Life Story of Florence DeShazer

By Carol Dixon

Florence Faye Matheny DeShazer was born August 9, 1921 in a little farm house outside of the town of Toddville, Iowa. Her parents were Archie and Alice Matheny from La Fayette, Iowa. There were four children in the family Margaret, Florence, Junior and Phyllis.

Florence wrote fond memories of her family, “My dad was a farmer, and he loved fun and taught us to play. He also loved music and often sang at P.T.A. and Farm meetings. He played violin, trumpet, fife, jews-harp and harmonica. Sometimes I jigged along with the violin. My mom was a quiet, loving and deeply spiritual person. She didn’t scold and I never heard her raise her voice in anger. My most fond memory of her is seeing her in her white night gown, kneeling by her bed each night. I know that she was praying for us kids.”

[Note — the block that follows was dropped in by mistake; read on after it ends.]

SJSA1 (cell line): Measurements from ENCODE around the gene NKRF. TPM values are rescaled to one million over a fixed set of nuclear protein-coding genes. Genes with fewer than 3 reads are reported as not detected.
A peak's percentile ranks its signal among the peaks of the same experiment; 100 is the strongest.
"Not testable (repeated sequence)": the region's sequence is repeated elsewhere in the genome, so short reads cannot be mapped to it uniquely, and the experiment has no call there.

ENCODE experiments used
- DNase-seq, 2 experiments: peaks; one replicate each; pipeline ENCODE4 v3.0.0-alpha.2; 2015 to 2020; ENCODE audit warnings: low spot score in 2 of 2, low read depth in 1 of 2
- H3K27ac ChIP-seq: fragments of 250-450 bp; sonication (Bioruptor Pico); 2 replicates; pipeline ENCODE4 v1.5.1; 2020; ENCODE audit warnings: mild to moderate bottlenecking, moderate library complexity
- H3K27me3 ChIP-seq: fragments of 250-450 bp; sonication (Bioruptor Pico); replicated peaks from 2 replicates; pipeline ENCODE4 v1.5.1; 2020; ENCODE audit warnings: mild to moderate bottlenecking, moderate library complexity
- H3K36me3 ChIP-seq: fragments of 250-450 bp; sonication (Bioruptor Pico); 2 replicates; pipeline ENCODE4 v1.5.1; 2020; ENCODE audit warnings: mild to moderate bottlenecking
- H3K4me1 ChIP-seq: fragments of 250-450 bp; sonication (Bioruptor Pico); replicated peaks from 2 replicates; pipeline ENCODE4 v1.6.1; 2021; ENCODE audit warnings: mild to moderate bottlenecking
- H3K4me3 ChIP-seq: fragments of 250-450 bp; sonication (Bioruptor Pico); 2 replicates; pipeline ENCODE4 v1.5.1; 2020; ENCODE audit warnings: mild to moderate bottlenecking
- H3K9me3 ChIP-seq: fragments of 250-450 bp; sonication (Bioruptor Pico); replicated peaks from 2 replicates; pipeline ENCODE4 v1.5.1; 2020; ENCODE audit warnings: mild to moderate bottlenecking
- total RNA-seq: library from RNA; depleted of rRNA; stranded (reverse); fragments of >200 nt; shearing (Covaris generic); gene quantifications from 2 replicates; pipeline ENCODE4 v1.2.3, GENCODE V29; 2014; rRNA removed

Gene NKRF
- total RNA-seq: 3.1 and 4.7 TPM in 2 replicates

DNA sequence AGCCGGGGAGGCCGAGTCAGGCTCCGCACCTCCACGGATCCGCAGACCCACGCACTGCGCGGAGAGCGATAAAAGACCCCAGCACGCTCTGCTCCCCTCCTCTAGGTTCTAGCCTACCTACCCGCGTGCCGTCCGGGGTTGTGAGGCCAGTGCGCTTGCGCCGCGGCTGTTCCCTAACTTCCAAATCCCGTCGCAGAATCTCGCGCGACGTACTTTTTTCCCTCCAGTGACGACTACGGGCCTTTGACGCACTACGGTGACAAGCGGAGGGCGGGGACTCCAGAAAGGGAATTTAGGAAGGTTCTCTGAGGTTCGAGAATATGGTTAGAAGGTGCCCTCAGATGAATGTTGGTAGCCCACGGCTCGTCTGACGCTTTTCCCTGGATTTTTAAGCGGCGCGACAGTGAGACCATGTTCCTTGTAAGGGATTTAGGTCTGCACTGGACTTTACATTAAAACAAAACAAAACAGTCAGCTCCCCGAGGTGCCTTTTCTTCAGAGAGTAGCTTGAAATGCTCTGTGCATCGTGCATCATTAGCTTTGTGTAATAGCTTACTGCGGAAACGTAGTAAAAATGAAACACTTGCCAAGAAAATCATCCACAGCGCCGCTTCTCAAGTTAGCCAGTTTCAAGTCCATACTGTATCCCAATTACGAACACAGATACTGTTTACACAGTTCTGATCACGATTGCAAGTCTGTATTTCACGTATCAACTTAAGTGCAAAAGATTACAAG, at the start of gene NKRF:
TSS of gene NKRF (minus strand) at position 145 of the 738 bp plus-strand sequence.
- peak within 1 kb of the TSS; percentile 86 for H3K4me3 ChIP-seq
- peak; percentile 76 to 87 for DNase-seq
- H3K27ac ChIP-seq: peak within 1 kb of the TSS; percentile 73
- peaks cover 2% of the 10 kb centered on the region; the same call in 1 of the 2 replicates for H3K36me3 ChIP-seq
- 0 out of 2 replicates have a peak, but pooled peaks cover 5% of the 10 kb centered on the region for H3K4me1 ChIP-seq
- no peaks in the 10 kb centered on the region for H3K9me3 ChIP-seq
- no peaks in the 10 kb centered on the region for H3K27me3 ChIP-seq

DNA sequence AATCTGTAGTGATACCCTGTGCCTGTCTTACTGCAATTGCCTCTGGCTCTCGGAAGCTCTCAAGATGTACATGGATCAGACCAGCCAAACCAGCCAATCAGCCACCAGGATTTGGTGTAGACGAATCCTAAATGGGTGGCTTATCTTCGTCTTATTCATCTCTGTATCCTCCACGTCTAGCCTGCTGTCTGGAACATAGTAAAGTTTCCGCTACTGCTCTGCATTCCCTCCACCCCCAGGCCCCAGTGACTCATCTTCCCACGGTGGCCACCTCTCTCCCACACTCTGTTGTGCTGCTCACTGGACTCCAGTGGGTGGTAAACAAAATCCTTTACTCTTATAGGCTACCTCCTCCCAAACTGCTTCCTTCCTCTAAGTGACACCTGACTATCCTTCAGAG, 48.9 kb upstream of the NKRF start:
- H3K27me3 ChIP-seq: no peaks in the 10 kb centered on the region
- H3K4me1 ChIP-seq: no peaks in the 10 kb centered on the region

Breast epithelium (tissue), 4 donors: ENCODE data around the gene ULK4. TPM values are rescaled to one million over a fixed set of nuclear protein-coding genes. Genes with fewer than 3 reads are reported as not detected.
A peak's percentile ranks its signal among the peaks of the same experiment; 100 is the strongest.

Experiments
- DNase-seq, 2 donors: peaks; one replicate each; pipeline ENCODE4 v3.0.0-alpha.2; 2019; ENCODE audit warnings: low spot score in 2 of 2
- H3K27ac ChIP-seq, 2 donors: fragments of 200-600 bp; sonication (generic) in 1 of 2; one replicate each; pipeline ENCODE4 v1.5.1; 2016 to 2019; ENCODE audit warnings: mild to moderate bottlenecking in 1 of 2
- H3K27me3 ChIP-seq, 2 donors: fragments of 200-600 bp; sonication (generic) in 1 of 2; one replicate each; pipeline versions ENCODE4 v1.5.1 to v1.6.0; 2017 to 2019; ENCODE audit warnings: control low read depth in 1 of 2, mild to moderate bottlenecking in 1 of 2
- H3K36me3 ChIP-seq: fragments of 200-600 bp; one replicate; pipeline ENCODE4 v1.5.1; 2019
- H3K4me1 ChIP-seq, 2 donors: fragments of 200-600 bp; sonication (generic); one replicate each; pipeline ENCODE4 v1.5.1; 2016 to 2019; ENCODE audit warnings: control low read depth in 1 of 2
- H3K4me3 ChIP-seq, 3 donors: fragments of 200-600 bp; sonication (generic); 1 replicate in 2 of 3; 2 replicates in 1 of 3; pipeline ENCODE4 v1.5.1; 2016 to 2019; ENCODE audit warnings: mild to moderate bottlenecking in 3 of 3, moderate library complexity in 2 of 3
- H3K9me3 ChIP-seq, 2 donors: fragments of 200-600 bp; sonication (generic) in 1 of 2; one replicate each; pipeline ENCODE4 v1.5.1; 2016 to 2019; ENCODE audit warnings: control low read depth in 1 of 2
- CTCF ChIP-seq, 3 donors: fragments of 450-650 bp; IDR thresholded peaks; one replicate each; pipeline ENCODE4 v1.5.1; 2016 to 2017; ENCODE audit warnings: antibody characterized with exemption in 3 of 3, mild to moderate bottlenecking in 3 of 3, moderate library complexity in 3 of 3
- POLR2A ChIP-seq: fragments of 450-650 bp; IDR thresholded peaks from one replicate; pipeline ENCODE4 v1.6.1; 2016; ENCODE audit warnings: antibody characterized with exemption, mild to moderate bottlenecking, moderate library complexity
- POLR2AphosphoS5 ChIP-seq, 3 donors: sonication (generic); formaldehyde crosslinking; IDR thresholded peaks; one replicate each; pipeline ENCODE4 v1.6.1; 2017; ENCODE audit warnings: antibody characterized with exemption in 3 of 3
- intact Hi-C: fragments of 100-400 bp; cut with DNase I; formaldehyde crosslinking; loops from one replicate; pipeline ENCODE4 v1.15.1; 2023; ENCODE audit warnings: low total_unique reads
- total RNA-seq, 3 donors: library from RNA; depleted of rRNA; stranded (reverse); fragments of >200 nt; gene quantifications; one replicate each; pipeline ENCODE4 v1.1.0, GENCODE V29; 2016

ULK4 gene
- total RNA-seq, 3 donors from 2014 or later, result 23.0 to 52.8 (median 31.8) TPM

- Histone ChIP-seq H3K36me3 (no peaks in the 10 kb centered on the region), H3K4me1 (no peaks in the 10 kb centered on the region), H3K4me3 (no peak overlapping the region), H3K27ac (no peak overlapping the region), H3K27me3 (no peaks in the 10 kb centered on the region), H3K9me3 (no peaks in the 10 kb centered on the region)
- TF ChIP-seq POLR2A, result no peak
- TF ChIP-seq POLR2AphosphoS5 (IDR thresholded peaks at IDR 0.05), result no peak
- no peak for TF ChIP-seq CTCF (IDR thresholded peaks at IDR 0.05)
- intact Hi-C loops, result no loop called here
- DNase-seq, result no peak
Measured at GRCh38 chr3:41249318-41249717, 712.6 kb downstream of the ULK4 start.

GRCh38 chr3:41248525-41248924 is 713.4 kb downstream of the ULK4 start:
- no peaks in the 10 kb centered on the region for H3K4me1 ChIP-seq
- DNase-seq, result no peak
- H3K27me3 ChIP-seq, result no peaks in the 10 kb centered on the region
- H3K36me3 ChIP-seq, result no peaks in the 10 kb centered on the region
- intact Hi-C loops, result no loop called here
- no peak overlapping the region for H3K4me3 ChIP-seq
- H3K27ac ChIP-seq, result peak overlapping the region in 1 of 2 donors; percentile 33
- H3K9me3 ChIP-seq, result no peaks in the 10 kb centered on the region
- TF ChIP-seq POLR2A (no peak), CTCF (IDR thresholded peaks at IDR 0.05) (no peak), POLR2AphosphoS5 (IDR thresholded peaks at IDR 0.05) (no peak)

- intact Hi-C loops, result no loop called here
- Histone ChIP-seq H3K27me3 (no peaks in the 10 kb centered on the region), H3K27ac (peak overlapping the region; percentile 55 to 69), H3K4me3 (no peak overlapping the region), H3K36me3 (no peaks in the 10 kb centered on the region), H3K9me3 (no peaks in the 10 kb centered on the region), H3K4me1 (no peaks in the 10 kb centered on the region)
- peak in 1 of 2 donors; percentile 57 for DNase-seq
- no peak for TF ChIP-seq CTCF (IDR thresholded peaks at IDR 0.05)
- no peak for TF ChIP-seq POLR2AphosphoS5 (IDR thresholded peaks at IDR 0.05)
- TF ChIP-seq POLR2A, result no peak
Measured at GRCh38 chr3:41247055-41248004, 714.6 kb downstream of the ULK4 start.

In 1928, when Florence was 7 years old, she and her family moved to a farm in Toddville, Iowa. They raised corn, hay, oats, pigs, chickens and milking cows. For a short time, they bottled milk and delivered it and the cream to the neighbors. They had a big garden and homemade their clothes and bread.

Florence wrote the following of her childhood memories, “I attended a one-room school house called ‘Little Head.’ My dad took us to school by horse and buggy and later by our first car—a model T-Ford. My mother sewed our clothes. We usually had two school dresses and one Sunday dress. Our house was old and had no running water or electricity. We had to carry our water from the pump and often I would have to pump the tank full of water for the cows and horses--they drank a lot! We had to use the outhouse with paper from the Montgomery Ward Catalog for our toilet needs. I suppose that we were poor but we didn’t realize it.